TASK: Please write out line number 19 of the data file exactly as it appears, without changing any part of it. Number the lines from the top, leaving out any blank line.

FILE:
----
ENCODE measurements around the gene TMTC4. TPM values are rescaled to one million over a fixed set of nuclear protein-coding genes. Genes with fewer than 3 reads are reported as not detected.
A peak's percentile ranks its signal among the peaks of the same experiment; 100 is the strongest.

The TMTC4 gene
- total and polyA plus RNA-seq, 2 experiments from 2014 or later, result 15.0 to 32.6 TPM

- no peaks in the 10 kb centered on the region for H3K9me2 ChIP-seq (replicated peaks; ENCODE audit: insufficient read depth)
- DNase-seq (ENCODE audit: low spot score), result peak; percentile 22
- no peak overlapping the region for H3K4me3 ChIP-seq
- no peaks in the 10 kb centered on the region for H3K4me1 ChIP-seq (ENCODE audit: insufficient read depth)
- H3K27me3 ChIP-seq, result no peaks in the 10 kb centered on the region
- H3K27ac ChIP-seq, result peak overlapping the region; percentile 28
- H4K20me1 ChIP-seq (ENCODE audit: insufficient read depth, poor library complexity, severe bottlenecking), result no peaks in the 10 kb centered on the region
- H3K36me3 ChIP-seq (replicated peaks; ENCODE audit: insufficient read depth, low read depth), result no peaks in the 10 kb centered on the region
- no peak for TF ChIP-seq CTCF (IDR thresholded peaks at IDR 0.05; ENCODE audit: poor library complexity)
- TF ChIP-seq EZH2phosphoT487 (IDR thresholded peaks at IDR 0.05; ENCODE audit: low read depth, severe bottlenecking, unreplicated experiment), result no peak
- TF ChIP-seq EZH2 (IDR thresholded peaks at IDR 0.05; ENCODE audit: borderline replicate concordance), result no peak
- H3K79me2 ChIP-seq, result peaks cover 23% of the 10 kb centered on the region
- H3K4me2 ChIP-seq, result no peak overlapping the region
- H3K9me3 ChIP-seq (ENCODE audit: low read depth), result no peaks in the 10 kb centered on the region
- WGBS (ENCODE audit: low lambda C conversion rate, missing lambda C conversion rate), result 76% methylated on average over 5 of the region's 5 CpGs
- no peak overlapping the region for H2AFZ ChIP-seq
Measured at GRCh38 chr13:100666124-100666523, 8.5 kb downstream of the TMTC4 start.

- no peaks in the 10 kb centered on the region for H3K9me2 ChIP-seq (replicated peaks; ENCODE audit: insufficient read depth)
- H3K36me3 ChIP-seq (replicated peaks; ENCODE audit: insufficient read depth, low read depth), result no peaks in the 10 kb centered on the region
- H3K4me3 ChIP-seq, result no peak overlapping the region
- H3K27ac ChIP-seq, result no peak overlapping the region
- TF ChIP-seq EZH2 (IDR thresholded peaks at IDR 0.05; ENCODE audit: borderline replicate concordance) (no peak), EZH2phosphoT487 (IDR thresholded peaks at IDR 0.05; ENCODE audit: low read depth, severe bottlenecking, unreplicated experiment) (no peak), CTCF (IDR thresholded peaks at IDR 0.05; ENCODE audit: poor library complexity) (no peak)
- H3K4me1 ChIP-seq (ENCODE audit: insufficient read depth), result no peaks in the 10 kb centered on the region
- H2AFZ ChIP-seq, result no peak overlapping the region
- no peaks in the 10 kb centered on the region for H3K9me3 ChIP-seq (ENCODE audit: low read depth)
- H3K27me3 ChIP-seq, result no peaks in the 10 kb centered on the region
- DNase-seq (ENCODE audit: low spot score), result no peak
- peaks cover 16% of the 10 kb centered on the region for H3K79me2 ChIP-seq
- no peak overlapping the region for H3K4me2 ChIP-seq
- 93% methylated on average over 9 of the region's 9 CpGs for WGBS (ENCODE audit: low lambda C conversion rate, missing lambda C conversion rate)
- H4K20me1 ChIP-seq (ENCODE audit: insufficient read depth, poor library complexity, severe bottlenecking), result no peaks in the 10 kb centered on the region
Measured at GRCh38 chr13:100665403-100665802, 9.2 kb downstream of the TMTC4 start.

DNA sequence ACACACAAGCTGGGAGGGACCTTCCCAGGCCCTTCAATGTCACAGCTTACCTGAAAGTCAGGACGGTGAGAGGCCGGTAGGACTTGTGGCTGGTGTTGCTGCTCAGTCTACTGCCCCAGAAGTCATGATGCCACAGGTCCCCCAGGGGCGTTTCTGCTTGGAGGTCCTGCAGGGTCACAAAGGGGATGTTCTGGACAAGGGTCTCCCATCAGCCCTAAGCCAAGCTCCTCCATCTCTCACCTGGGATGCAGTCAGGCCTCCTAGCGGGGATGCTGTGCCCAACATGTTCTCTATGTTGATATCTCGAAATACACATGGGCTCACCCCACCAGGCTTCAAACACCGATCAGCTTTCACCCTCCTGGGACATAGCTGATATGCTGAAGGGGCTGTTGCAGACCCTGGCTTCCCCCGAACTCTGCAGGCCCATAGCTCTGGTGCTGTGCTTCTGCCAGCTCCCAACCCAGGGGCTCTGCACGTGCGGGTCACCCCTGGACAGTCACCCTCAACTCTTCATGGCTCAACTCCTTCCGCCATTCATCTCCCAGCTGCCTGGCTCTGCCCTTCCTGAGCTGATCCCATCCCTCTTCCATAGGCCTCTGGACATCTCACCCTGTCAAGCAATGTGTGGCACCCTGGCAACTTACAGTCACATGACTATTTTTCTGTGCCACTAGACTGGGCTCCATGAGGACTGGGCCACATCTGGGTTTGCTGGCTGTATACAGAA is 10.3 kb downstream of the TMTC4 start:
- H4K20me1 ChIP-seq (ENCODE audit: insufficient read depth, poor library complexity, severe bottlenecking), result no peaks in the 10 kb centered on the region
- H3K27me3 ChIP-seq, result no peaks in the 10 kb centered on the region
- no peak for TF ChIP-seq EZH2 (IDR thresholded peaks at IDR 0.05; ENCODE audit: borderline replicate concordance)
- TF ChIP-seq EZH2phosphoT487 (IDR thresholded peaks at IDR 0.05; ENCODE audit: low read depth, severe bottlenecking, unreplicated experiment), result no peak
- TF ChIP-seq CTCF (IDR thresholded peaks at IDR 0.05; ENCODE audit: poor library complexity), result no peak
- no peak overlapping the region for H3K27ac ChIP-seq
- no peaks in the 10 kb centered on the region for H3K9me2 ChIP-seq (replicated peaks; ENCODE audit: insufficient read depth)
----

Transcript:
- WGBS (ENCODE audit: low lambda C conversion rate, missing lambda C conversion rate), result 76% methylated on average over 5 of the region's 5 CpGs